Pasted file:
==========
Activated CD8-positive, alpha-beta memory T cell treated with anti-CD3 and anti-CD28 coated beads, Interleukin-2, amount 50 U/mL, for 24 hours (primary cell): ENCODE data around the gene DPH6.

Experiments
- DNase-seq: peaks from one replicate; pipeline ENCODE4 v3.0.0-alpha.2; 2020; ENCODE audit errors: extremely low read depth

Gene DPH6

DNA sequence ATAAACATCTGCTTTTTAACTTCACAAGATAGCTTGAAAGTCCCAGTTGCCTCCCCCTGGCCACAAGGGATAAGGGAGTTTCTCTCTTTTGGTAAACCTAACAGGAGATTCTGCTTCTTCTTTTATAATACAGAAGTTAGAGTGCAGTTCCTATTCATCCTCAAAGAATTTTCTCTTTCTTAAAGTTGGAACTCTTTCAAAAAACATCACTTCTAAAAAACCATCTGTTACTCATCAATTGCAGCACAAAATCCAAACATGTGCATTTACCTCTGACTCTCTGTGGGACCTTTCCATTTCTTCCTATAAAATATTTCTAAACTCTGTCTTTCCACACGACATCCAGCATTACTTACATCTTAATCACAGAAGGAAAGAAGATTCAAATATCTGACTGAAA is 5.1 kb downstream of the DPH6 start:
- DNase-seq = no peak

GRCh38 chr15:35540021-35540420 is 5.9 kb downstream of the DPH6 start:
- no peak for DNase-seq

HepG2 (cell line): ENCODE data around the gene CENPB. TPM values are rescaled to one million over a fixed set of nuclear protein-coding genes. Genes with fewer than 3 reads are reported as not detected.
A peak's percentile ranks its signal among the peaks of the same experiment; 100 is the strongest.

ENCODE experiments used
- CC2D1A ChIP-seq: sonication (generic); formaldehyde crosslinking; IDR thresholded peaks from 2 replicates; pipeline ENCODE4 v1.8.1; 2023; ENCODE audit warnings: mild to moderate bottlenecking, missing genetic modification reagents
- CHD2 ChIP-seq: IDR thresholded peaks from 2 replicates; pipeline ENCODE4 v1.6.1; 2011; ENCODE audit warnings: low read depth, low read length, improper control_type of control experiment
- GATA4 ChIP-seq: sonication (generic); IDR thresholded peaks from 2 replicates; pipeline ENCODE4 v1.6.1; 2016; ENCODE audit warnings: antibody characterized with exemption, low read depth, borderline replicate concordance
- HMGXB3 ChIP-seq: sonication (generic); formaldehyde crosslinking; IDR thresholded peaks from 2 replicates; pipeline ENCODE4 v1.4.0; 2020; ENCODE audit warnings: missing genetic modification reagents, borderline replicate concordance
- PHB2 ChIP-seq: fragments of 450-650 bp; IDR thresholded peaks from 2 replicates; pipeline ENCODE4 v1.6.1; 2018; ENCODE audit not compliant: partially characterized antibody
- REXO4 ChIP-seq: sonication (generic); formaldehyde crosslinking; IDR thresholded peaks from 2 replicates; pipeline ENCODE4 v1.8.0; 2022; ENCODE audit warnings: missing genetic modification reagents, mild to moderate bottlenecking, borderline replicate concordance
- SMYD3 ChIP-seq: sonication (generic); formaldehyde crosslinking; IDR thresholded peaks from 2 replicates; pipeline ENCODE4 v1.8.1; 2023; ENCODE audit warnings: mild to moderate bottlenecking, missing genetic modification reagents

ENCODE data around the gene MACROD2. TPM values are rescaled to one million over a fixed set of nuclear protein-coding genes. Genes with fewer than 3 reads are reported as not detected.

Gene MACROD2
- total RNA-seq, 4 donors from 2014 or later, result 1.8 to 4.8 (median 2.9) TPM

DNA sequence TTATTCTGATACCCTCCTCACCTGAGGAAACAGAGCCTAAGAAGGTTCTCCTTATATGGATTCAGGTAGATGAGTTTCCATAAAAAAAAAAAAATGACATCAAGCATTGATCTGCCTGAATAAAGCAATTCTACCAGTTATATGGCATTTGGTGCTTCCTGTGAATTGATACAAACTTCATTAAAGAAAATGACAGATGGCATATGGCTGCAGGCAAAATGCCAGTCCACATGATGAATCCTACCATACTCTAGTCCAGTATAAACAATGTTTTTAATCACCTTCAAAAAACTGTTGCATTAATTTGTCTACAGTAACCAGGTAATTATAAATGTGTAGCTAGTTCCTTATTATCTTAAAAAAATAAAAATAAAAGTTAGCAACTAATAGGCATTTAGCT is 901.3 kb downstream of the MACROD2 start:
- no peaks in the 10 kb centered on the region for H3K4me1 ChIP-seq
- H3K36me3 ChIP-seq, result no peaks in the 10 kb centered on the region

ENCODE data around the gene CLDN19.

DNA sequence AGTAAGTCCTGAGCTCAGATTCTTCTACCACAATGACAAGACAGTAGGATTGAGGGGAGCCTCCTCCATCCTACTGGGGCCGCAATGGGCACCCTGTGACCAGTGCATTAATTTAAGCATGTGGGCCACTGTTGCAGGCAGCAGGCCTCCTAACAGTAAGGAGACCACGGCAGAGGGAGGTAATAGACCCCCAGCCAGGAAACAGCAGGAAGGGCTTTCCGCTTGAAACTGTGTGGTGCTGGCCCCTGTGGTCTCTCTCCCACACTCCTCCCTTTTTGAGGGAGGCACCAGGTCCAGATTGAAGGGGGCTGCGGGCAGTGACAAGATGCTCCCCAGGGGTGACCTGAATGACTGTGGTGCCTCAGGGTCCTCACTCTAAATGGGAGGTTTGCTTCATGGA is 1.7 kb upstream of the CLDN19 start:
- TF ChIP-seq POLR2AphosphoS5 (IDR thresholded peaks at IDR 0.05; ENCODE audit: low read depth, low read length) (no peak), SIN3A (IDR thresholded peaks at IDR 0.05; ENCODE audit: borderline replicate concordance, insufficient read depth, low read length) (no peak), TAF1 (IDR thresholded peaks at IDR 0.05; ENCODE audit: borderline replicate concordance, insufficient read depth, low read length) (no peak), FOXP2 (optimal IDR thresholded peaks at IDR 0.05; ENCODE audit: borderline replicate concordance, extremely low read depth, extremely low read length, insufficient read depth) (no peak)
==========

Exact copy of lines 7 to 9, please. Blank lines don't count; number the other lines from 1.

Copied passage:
GRCh38 chr15:35540021-35540420 is 5.9 kb downstream of the DPH6 start:
- no peak for DNase-seq

HepG2 (cell line): ENCODE data around the gene CENPB. TPM values are rescaled to one million over a fixed set of nuclear protein-coding genes. Genes with fewer than 3 reads are reported as not detected.